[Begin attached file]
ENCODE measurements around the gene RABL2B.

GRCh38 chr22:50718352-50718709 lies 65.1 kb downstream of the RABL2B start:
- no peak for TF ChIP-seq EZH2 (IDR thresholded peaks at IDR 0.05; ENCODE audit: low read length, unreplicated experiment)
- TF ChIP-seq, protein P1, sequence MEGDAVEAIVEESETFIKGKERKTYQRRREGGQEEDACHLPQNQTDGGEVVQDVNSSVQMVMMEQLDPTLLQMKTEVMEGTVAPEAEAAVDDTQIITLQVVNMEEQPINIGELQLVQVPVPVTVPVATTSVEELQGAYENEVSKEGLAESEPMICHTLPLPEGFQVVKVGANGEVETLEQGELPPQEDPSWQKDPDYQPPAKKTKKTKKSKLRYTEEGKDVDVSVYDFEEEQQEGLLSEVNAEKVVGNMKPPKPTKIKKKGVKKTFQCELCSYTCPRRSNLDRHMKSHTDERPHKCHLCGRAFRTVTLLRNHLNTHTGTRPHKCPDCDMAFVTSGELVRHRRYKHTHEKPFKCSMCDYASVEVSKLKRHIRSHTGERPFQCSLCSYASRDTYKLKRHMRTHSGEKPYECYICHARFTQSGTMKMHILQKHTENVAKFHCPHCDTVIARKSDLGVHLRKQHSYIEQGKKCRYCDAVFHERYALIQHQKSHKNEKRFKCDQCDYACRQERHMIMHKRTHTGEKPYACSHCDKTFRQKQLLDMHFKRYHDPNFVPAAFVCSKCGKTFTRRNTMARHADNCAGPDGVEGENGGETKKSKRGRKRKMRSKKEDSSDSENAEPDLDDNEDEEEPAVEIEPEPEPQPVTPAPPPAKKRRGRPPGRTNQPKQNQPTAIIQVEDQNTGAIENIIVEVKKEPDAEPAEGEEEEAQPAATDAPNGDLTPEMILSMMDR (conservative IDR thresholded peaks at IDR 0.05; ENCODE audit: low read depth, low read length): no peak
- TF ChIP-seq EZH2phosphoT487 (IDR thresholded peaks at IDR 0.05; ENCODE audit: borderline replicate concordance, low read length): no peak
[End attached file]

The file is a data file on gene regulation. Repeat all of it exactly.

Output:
ENCODE measurements around the gene RABL2B.

GRCh38 chr22:50718352-50718709 lies 65.1 kb downstream of the RABL2B start:
- no peak for TF ChIP-seq EZH2 (IDR thresholded peaks at IDR 0.05; ENCODE audit: low read length, unreplicated experiment)
- TF ChIP-seq, protein P1, sequence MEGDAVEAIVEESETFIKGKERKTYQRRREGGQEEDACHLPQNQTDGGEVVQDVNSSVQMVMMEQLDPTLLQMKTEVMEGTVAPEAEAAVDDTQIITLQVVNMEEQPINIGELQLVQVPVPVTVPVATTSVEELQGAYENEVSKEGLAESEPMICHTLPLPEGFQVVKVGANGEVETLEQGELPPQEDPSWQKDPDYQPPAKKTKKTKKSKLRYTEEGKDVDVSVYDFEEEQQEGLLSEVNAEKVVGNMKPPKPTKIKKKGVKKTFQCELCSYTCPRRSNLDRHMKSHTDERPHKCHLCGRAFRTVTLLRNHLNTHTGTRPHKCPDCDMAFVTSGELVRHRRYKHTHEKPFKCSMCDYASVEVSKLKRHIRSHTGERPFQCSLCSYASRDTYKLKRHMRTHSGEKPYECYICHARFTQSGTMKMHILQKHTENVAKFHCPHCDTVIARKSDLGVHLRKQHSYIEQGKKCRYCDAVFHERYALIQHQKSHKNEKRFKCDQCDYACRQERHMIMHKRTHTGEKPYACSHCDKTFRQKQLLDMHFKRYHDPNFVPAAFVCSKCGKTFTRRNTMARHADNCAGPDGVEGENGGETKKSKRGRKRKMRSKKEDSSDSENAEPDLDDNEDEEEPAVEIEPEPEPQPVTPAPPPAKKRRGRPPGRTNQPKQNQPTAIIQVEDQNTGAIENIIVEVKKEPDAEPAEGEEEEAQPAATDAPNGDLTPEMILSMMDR (conservative IDR thresholded peaks at IDR 0.05; ENCODE audit: low read depth, low read length): no peak
- TF ChIP-seq EZH2phosphoT487 (IDR thresholded peaks at IDR 0.05; ENCODE audit: borderline replicate concordance, low read length): no peak